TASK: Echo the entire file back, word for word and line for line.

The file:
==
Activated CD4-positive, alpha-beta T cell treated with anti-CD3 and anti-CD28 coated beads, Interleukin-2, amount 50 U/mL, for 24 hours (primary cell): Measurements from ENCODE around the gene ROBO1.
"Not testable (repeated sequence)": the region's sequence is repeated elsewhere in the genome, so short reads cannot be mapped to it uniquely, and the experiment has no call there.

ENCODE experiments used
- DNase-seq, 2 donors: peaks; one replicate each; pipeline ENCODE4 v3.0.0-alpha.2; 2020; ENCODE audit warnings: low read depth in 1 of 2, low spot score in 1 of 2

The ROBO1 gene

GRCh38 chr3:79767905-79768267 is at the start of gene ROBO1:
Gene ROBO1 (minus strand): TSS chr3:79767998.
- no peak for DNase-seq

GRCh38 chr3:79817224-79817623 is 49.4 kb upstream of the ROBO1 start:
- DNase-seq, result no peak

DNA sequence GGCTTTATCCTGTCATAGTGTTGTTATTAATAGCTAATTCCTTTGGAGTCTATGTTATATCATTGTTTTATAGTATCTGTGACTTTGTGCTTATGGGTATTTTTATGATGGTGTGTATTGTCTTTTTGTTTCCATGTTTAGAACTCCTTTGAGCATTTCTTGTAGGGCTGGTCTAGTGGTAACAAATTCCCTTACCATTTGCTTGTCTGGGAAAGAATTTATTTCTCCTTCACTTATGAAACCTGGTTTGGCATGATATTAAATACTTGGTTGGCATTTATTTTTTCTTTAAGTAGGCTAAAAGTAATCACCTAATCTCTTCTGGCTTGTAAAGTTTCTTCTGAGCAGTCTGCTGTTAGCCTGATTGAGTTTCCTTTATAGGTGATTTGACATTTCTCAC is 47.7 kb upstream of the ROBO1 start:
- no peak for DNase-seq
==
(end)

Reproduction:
Activated CD4-positive, alpha-beta T cell treated with anti-CD3 and anti-CD28 coated beads, Interleukin-2, amount 50 U/mL, for 24 hours (primary cell): Measurements from ENCODE around the gene ROBO1.
"Not testable (repeated sequence)": the region's sequence is repeated elsewhere in the genome, so short reads cannot be mapped to it uniquely, and the experiment has no call there.

ENCODE experiments used
- DNase-seq, 2 donors: peaks; one replicate each; pipeline ENCODE4 v3.0.0-alpha.2; 2020; ENCODE audit warnings: low read depth in 1 of 2, low spot score in 1 of 2

The ROBO1 gene

GRCh38 chr3:79767905-79768267 is at the start of gene ROBO1:
Gene ROBO1 (minus strand): TSS chr3:79767998.
- no peak for DNase-seq

GRCh38 chr3:79817224-79817623 is 49.4 kb upstream of the ROBO1 start:
- DNase-seq, result no peak

DNA sequence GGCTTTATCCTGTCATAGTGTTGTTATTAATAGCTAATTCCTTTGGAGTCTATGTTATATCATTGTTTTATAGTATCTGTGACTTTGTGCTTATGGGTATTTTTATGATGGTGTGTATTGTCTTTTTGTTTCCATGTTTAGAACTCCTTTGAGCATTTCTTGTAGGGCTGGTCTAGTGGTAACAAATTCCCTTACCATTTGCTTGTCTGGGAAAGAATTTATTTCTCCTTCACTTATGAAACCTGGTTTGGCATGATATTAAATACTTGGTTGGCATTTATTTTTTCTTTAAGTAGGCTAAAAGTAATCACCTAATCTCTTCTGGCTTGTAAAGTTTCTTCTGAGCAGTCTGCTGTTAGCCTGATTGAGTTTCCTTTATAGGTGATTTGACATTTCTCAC is 47.7 kb upstream of the ROBO1 start:
- no peak for DNase-seq